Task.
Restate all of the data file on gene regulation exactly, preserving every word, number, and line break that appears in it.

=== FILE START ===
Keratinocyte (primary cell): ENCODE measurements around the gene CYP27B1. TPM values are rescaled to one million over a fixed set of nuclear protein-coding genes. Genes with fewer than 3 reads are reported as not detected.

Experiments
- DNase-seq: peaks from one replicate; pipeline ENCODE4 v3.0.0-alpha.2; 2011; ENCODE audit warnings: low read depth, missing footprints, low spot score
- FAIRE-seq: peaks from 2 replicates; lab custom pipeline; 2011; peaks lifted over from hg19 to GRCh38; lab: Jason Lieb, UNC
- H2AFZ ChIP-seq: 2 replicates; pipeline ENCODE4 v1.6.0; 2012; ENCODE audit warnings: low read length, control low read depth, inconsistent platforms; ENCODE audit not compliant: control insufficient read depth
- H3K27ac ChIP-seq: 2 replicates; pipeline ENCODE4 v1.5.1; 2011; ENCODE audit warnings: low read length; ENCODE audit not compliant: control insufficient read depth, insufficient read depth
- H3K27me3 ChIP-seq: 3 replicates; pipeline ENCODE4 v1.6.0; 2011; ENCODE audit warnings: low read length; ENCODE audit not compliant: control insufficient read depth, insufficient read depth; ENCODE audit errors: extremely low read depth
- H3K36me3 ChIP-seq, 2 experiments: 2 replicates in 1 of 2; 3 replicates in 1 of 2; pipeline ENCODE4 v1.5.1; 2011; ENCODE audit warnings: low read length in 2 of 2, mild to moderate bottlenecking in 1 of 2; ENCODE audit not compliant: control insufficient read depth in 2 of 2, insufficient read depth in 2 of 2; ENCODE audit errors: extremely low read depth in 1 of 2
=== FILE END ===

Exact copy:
Keratinocyte (primary cell): ENCODE measurements around the gene CYP27B1. TPM values are rescaled to one million over a fixed set of nuclear protein-coding genes. Genes with fewer than 3 reads are reported as not detected.

Experiments
- DNase-seq: peaks from one replicate; pipeline ENCODE4 v3.0.0-alpha.2; 2011; ENCODE audit warnings: low read depth, missing footprints, low spot score
- FAIRE-seq: peaks from 2 replicates; lab custom pipeline; 2011; peaks lifted over from hg19 to GRCh38; lab: Jason Lieb, UNC
- H2AFZ ChIP-seq: 2 replicates; pipeline ENCODE4 v1.6.0; 2012; ENCODE audit warnings: low read length, control low read depth, inconsistent platforms; ENCODE audit not compliant: control insufficient read depth
- H3K27ac ChIP-seq: 2 replicates; pipeline ENCODE4 v1.5.1; 2011; ENCODE audit warnings: low read length; ENCODE audit not compliant: control insufficient read depth, insufficient read depth
- H3K27me3 ChIP-seq: 3 replicates; pipeline ENCODE4 v1.6.0; 2011; ENCODE audit warnings: low read length; ENCODE audit not compliant: control insufficient read depth, insufficient read depth; ENCODE audit errors: extremely low read depth
- H3K36me3 ChIP-seq, 2 experiments: 2 replicates in 1 of 2; 3 replicates in 1 of 2; pipeline ENCODE4 v1.5.1; 2011; ENCODE audit warnings: low read length in 2 of 2, mild to moderate bottlenecking in 1 of 2; ENCODE audit not compliant: control insufficient read depth in 2 of 2, insufficient read depth in 2 of 2; ENCODE audit errors: extremely low read depth in 1 of 2